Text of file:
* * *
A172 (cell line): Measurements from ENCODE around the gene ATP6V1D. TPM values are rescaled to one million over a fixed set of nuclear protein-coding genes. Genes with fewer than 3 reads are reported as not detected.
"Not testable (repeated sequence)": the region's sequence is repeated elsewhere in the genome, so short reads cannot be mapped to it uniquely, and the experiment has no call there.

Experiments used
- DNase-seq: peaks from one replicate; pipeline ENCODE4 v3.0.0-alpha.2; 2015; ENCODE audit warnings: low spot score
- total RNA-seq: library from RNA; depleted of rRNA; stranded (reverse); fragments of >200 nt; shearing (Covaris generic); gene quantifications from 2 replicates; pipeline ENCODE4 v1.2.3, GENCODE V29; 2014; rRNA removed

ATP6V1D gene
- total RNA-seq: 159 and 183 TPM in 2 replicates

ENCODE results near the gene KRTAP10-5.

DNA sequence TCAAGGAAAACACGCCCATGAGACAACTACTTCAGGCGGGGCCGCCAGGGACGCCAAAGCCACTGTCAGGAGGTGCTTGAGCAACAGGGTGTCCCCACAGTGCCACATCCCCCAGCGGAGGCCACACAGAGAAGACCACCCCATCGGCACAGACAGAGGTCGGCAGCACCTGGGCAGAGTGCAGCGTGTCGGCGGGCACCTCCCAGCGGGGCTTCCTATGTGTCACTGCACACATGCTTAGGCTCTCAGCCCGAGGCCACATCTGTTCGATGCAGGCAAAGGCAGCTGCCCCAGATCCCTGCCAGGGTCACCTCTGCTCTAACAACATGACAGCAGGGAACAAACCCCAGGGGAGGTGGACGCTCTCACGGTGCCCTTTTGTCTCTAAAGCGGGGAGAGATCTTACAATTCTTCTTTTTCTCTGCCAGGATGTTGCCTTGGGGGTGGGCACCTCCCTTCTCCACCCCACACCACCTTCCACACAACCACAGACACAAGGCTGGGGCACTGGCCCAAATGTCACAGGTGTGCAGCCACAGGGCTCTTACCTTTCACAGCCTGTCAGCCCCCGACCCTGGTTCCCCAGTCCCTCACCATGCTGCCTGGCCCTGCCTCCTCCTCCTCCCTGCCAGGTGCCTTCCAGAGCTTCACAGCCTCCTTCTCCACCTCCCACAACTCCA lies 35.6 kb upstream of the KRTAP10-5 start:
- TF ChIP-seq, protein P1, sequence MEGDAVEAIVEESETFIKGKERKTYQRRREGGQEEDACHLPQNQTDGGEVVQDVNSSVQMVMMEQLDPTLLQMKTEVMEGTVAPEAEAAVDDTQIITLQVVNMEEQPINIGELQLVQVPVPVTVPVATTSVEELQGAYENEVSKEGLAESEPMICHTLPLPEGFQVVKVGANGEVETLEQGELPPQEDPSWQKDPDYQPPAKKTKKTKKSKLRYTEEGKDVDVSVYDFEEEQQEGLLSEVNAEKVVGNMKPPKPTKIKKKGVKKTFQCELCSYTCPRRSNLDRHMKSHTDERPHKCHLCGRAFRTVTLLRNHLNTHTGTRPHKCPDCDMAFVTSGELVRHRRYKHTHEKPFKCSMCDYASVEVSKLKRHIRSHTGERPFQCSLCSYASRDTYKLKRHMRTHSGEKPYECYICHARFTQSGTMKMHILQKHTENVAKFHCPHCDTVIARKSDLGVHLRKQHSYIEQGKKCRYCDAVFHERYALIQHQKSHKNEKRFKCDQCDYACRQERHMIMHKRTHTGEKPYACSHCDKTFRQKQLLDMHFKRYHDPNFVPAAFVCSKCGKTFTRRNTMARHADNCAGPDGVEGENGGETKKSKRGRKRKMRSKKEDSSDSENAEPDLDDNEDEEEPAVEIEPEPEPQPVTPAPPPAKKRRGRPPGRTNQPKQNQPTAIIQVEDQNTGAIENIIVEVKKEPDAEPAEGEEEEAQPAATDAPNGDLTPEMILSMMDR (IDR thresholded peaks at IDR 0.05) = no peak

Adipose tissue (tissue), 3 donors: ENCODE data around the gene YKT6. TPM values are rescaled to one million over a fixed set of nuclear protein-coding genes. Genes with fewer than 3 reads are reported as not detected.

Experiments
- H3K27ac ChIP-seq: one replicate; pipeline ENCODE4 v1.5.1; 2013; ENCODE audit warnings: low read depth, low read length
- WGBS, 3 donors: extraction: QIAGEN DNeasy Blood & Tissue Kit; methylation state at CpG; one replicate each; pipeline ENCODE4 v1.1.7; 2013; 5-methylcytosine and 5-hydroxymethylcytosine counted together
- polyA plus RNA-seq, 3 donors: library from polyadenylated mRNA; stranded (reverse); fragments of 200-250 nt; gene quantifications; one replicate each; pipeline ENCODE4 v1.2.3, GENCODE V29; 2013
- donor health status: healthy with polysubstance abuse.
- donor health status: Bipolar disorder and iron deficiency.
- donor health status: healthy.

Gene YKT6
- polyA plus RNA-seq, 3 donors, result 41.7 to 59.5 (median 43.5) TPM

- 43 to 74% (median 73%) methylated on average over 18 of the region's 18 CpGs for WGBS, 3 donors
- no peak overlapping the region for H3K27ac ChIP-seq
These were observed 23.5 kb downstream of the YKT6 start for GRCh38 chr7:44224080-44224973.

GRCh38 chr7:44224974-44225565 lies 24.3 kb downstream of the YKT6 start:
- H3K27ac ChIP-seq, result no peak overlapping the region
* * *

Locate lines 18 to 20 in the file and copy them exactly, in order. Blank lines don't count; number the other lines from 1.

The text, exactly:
- donor health status: healthy.

Gene YKT6
- polyA plus RNA-seq, 3 donors, result 41.7 to 59.5 (median 43.5) TPM